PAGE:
Symbian and BlackBerry down 64.6% and 32%, respectively
Loaded on Nokia’s Lumia devices, Microsoft’s Windows Phone platform started to regain market share in the past year, the latest reports on the matter unveiled.Global shipments of Windows Phone devices grew to 5.1 million units in the second quarter of the year, accounting for 3.2 percent of the smartphone market, recent data from Canalys unveiled.
The increase is impressive when compared to the platform’s performance in the second quarter of the last year, when only 1.3 million units were shipped, accounting for 1.2 percent of the market.
On a yearly basis, Windows Phone showed growth of 277.3 percent, which is more than encouraging for both Microsoft and its hardware partners.
However, the platform still has a lot to go before it can measure up against Android and iOS, currently the leading platforms on the smartphone segment.
Both of them enjoyed growth in Q2 2012, and increased their market share on a yearly basis. Android sits at the top of the market with 68.1 percent share, 107.8 million devices and a growth of 110.4 percent when compared to the same period last year.
Apple’s iOS registered a 28 percent growth year on year, now accounting for 16.4 percent of the smartphone market with 26 million sold devices, Canalys reports.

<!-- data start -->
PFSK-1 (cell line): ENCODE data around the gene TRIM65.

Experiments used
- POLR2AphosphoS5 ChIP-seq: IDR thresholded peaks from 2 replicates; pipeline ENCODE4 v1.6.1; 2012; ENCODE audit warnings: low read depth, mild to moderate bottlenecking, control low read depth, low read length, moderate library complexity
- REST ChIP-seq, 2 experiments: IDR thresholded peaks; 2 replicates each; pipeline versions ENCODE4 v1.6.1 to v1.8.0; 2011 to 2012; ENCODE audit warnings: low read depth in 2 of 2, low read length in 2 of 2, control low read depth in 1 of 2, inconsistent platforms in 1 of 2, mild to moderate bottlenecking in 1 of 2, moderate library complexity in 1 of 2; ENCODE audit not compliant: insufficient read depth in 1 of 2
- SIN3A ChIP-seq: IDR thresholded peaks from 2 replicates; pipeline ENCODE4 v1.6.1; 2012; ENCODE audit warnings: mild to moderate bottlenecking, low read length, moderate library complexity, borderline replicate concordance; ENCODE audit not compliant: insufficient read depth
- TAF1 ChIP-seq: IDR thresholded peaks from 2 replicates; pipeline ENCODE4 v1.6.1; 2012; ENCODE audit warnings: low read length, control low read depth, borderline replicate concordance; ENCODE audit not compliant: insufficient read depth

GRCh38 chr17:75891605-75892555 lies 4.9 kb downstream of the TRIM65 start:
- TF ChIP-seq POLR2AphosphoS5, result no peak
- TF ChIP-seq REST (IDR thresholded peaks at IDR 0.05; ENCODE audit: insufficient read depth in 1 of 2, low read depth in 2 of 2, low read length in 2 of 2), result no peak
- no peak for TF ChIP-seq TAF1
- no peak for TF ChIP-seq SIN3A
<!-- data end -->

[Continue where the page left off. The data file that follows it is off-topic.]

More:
Research In Motion’s BlackBerry platform dropped to only 5.4 percent market share, with 8.5 million devices sold, a decrease of 32.1 percent when compared to the second quarter of the last year.
Symbian has lost even more market share, now accounting for only 4.1 percent of the market, although it had a 16.8 percent market share last year. Only 6.4 million Symbian devices were sold in the three-month period ending June 30, a decrease of 64.6 percent from last year.
“Growth in Android volumes of 110% far outpaced growth in the overall market of 47% year-on-year, heavily driven by Samsung, which saw Android volumes of over 45 million, contributed to by a full and broad portfolio of products, from its high-end flagship Galaxy S III down to its aggressively priced Galaxy Y and Galaxy Mini,” Pete Cunningham, Canalys principal analyst, stated.